Bike on Madison
Most want protected bike lanes 80-90%

Who took the survey? Ages 18-50, more men took the survey than women, most survey takers live in neighborhood

Traffic results

Wade Walker speaks
Creating a safer Madison and a great street thru modifications

Cars move people
People living in Madison corridor
Complete street is balance
Gap closure If people don’t feel safe, they won’t come
Respectful of context of street
Create healthy community
Economic health

Collected data -

Volume 12000- 13000 per day one way
81 % of cars were travelling 41 mph or higher

Volume and capacity are different  things
Highest Traffic on Madison from data collected last week:

700 per hour in evening
Can carry 28000 cars per day
17000 cars with turn lanes

Early 80s traffic was 21000 per day
Can accommodate growth
More driveways = volume goes down. 4 lanes
Modification = 5% – 10% give or take = traffic remains steady in all other studies.

Right sizing street – benefit slower traffic speed, eliminate cars moving from lane to lane.
Narrower lanes = see what is beyond the up coming turn
Cone of vision increases with slower speed. The slower you drive, the more you see along the way. Stores / shops on each street.
speed kills
Cars travelling at 40 mph, pedestrians have 15% chance of living if pedestrian hit by a car
Reduce speed = much less weaving
In 2008 accidents were 36% weaving accidents; reduced weaving accidents by a turn lane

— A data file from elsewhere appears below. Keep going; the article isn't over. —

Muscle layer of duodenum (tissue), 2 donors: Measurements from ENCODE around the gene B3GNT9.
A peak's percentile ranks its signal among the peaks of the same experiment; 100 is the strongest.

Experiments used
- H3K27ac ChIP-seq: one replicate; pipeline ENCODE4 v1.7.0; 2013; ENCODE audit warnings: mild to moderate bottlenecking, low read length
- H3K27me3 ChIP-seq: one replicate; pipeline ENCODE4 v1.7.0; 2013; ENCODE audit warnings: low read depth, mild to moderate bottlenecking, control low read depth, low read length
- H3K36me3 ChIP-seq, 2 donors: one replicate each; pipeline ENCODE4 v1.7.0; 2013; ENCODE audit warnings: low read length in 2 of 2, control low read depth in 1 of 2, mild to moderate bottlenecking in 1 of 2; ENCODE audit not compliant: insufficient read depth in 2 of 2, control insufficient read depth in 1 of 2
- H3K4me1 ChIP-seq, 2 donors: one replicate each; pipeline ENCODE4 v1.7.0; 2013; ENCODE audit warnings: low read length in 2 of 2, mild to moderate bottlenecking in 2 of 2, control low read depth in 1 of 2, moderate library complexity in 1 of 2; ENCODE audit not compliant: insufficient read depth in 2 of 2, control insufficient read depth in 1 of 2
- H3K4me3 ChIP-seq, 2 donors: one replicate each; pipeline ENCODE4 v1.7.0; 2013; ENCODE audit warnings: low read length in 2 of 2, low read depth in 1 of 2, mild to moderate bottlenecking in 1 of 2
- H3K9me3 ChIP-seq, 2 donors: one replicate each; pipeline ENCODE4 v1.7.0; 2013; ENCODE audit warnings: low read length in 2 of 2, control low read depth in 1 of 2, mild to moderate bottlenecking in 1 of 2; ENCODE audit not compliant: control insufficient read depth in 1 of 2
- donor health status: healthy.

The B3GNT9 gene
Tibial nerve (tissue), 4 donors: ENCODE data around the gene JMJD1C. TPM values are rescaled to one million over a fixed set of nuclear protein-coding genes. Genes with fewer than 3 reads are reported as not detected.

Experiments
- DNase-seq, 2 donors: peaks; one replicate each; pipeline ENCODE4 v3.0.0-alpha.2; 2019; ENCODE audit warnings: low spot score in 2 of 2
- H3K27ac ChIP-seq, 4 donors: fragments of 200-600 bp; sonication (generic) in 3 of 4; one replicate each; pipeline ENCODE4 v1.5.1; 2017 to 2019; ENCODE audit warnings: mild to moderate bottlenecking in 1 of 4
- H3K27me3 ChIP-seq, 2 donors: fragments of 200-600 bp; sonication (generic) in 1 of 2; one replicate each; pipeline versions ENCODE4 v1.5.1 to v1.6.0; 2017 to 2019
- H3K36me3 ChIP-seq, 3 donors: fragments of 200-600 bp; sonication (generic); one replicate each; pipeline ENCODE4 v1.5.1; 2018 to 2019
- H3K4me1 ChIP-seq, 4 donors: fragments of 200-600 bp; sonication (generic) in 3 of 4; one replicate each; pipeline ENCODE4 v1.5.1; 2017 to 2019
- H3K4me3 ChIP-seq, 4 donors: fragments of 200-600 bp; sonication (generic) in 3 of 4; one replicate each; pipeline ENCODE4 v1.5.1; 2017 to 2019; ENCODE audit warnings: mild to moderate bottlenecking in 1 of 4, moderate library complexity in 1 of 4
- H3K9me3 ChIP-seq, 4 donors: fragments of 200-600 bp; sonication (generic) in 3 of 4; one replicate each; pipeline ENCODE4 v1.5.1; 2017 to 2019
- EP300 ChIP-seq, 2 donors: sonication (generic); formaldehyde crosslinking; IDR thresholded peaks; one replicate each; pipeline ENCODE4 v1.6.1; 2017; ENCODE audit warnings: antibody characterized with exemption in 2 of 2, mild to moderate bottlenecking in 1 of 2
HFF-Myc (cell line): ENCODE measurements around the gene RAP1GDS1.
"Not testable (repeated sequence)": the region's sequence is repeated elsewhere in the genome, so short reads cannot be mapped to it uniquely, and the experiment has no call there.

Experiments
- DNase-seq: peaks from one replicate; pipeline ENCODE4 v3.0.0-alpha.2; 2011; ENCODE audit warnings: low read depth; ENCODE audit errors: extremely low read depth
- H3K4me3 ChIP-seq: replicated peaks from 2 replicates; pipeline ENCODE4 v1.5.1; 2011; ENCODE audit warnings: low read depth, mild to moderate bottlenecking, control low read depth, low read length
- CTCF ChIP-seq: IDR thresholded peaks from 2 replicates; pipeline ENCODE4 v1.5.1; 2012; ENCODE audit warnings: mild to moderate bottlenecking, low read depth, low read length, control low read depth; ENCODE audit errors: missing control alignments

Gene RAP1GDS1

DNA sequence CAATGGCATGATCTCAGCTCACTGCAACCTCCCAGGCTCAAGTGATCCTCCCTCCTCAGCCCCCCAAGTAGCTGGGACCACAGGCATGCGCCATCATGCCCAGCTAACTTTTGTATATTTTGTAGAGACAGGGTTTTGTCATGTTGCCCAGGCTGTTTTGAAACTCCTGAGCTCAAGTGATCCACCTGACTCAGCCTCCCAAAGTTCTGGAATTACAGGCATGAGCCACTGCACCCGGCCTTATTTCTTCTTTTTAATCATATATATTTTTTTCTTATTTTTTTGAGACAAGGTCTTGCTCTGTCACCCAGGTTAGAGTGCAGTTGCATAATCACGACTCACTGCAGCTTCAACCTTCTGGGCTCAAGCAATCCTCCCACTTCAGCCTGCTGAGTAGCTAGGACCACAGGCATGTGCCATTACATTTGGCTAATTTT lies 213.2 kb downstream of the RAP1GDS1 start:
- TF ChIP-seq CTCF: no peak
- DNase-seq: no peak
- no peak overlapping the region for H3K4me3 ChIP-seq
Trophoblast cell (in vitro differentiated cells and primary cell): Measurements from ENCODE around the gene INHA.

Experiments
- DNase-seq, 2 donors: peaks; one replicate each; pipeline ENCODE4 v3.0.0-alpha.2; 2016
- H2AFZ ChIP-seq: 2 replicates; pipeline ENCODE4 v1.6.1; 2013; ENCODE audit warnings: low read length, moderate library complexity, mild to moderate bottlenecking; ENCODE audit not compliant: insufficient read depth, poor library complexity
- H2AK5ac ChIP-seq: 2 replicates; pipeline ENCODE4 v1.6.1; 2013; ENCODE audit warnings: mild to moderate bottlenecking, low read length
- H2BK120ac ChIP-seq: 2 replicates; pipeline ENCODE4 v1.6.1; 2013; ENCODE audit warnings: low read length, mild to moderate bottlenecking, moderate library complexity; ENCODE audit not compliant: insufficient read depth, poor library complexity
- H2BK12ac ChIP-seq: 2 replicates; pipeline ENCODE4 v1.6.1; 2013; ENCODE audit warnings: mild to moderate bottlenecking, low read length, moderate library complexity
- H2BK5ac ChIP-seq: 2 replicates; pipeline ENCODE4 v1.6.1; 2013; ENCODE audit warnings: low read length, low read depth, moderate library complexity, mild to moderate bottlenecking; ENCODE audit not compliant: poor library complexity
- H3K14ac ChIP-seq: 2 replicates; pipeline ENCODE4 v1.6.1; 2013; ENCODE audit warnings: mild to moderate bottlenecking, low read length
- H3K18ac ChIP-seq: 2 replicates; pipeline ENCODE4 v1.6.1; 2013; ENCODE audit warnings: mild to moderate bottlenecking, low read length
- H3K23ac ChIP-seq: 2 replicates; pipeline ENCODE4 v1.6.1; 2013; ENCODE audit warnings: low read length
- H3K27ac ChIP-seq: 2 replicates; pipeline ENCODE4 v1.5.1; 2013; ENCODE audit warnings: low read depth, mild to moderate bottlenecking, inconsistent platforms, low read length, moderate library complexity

17-75% reduction in accidents with turn lane
Edgewater example 34% reduction in crash rate

Creates increase of economic vitality

Road easier to cross, people will shop other stores across the street

Post increased parking on street:
People felt safer
Move people, not just cars

How to make it better for all?

Trade offs
Maintaining volumes
Safe speeds
Fewer accidents
On street parking
Attract business

Now:
60 ft curb to curb
4 traffic lanes

Overton Sq 6 ft median

Traffic history
holding steady now
Reduce speed, increase capacity
Data from last week:

7:30 a.m. 500 cars going east
5:00 p.m. cars going west, 610 cars

(one car was clocked over 70 mph at Overton Square in early morning!)

204 parking spaces now
Supports
10-12 stores shops restaurant
100 people in condos

Compromise
4 lane traffic
On street parking
Protected bike lane

Option A, 4 lanes traffic, Bike lanes, parking on one side

Option B, 4 lanes traffic, shared bike lane, parking both sides

Option C, Parking both side, bike lanes, 3 lanes of traffic

Option D, 5 lanes, left and right turn lanes
No parking on street, shared bike lane

Overton Square
Option E
4 lanes traffic. median, shared bike lane

Option F
2 lanes traffic,  median, on street, parking, bike lanes

The audience then broke into four different groups (four different sections of Madison that people most wanted to voice their opinions about). My choice of group was Tucker to Cooper. A map was placed on the table and a tracing paper was placed over the map to draw on. We voiced concerns about intersections (esp. near the Dublin House where it is difficult to cross the street). We as a group also wanted as much on street parking as possible for the businesses along this section of Madison. Bike lanes was very important to our group. We all wanted a bike lane down this section of Madison. It was great that we could voice our opinion of what we wanted to see occur on Madison. If you don’t like the outcome, you had your chance to voice your opinion! When I see bike lanes on Madison, I will say, “I was part of that”.

(Update: here is the link from Madison Bike Lane meeting #1)

That is a wrap Midtown. Life is waiting for you, right outside your front door. Go check it out Midtown.   (Click on the calendar below!)